In fact, if there is any type of damage at all on the surface of your rotors, you must purchase new ones for installation. You won’t always have to have the rotors resurfaced when you install new brake pads. However, when you do, you’ll be sure that your new pads have a completely flat and smooth surface to grip when after the installation. 

    Now, let’s examine situations when you must purchase replacement rotors instead of resurfacing them. 

    When Should I Replace My Rotors? 

    Many manufacturers claim that rotors are designed to go for about 75,000 miles. However, it’s very common to experience a much longer lifespans than this. The lifespan is actually more dependent on the elements we discussed earlier in the article. 

    Honestly, driving style and the types of brake pads used probably have the most influence on the longevity of your rotors. Whenever your current rotors are cracked or damaged, you’ll need to purchase a new set. 

    Additionally, you may also purchase single rotors in the event only one, or certain ones, need to be replaced. However, the damage that is done to them typically occurs equally on the right side as the left, so you’ll often have to purchase these components in pairs. 

    If you want to be safe, even when one rotor is in better shape than the other, you should still purchase the pair. This may seem like a waste of money, but it will end up saving you in the future. 

    When you install rotors that aren’t evenly worn, you take the chance of wearing one side down even faster than before. Your vehicle can potentially pull to one side when the rotors aren’t typically worn evenly. 

    How Do I Know the Best Option for Me? 

    So what’s the best way to make your final decision? Should you replace or resurface your rotors? 

    You should remember the following points: 

    • When you replace the rotors, you simply remove the old ones and install the new ones.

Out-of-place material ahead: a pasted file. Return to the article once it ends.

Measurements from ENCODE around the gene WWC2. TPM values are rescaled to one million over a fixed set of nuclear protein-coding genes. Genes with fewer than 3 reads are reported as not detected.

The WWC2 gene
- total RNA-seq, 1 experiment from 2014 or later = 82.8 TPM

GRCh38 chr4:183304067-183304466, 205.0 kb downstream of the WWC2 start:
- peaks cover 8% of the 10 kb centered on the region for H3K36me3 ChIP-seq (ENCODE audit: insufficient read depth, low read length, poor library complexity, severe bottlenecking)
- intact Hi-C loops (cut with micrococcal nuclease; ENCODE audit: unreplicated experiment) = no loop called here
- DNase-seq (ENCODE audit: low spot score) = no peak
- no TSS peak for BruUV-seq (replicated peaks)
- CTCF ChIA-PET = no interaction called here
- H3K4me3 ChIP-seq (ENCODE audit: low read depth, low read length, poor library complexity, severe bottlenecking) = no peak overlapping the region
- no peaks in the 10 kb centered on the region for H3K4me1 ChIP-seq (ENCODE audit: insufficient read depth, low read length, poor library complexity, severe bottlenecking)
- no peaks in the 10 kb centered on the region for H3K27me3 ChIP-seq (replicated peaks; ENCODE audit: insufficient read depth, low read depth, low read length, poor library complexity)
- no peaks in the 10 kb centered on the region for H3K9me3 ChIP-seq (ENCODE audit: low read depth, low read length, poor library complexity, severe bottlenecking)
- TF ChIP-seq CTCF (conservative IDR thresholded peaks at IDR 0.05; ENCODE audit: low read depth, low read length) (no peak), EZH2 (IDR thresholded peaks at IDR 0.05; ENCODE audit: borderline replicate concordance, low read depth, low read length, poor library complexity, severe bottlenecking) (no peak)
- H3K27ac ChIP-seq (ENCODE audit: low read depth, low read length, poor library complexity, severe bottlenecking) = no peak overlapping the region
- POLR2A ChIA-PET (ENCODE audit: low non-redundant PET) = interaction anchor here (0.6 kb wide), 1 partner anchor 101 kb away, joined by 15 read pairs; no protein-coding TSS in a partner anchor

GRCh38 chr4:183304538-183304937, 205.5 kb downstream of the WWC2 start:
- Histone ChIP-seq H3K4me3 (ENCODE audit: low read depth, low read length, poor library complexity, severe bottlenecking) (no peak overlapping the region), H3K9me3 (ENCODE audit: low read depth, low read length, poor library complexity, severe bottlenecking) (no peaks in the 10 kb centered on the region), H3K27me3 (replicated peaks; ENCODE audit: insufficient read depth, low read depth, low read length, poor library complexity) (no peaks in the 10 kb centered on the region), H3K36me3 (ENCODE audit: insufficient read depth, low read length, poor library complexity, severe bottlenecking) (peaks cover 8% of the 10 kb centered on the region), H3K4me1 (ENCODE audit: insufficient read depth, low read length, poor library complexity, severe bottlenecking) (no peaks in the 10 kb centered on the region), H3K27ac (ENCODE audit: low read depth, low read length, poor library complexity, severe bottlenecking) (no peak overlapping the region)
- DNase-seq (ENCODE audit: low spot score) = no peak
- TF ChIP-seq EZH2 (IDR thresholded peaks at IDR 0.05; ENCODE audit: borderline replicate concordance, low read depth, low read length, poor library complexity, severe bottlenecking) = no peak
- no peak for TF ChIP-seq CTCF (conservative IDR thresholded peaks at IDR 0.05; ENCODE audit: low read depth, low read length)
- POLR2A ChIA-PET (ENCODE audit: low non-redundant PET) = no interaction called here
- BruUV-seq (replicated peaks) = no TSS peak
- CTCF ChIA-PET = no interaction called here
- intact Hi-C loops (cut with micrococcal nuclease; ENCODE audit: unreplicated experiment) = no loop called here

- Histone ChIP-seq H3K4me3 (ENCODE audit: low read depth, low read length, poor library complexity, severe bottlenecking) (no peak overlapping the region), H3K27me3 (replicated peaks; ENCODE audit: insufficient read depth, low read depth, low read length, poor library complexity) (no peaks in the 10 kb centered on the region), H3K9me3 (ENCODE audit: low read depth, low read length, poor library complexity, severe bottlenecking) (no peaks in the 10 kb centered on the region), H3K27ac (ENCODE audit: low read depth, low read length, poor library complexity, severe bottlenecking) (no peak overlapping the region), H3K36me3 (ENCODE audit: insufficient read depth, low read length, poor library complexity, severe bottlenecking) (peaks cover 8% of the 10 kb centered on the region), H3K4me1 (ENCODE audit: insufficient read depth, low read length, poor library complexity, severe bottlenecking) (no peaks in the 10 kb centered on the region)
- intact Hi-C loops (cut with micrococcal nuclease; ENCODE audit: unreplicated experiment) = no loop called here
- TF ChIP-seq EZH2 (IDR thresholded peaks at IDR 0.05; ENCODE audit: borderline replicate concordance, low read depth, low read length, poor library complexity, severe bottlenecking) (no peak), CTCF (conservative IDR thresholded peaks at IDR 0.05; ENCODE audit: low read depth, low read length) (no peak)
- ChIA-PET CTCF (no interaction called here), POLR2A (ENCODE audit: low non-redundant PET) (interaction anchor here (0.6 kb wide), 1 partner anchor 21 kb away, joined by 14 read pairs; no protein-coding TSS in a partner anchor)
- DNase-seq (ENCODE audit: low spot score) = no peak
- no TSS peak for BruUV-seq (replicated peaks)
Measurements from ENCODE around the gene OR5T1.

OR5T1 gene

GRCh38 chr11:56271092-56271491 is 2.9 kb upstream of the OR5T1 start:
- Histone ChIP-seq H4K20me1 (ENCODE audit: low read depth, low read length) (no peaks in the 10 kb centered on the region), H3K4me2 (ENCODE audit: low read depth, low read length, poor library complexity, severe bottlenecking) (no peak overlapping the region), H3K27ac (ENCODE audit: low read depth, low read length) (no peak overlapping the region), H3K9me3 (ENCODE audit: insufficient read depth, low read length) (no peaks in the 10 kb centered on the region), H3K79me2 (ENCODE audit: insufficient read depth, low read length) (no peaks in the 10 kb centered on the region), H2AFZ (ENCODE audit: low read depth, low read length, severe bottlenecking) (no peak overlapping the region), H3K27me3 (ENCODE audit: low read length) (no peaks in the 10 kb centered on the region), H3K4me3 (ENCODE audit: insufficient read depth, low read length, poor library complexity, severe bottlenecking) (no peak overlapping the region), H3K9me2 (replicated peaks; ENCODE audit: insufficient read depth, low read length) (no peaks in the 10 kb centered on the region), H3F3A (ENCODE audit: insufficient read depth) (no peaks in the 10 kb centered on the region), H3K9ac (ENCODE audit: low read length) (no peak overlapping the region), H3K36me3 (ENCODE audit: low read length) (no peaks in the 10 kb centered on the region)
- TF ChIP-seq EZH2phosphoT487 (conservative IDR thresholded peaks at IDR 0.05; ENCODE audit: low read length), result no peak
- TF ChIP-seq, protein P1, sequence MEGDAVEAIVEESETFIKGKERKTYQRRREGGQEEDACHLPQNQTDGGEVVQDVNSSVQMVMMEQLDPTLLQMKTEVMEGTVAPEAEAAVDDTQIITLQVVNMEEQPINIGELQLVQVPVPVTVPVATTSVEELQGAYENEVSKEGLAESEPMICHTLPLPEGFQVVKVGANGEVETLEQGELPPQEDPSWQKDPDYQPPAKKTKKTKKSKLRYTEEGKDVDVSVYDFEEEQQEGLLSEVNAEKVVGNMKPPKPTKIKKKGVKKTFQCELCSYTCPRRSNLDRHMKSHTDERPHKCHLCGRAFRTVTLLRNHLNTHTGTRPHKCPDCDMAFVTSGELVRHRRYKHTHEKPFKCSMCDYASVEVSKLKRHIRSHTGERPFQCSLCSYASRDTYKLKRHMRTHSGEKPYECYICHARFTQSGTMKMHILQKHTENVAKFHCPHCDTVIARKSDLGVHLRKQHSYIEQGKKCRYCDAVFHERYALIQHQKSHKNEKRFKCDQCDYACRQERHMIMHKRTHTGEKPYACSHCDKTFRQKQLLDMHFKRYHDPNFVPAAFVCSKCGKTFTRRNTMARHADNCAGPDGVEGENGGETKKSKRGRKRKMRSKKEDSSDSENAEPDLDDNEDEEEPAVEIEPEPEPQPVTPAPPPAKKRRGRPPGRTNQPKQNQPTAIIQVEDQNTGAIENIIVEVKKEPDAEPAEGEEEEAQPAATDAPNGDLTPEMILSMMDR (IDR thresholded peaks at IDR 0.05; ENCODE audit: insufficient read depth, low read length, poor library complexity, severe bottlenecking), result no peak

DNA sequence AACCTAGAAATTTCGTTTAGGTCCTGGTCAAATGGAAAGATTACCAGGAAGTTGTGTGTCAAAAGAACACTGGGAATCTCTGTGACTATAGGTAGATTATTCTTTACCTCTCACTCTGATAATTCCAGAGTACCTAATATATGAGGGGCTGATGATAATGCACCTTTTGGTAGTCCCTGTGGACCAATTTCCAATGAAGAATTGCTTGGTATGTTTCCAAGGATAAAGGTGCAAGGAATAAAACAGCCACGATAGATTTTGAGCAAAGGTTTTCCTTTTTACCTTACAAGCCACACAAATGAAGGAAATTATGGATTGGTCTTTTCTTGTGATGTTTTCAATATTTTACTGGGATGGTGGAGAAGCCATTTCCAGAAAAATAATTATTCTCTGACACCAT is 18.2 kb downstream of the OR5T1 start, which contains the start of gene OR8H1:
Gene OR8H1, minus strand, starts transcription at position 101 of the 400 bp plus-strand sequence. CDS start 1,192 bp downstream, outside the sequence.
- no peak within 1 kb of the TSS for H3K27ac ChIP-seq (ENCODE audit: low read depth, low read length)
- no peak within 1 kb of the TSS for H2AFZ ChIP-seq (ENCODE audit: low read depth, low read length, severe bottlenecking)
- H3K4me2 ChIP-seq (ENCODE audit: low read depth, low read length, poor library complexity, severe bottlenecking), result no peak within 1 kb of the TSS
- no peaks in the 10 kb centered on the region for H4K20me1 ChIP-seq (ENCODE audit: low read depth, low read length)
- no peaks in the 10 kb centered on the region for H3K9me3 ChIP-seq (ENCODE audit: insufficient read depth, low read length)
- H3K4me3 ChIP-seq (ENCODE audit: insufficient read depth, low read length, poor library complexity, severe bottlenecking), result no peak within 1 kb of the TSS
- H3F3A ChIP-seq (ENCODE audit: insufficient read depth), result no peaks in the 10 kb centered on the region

• When you resurface them, you must remove the old rotor(s), find a machine shop, take them there for servicing, then drive back to your home or the shop your vehicle is at and have them reinstalled. It’s rare that auto shops have the capabilities to machine rotors on their own. 

    It’s also important to remember that older cars have rotors that were designed to last much longer. Newer vehicles will require the rotors to be replaced more frequently. 

    In most cases, replacing the rotors may be the better option. This is especially true when you consider the fact that having rotors resurfaced can sometimes be just as expensive as a new rotor anyway. 

    Once you factor in the time it takes to have them machined, combined with the price, you’re basically making the same investment as you would by simply purchasing a new piece of equipment. 

    It’s much easier to get the new part and have them installed on the spot. The faster you can have the job done and over with, the faster you can get back on the road and continue without the hassle of repairs. 

    Resources

    https://nubrakes.com/blog/what-are-brake-rotors-and-how-do-they-work/

    https://www.columbiatireauto.com/Blog/ID/240/Should-I-Have-My-Brake-Rotors-Resurfaced-or-Replaced

Written by Strut Daddy's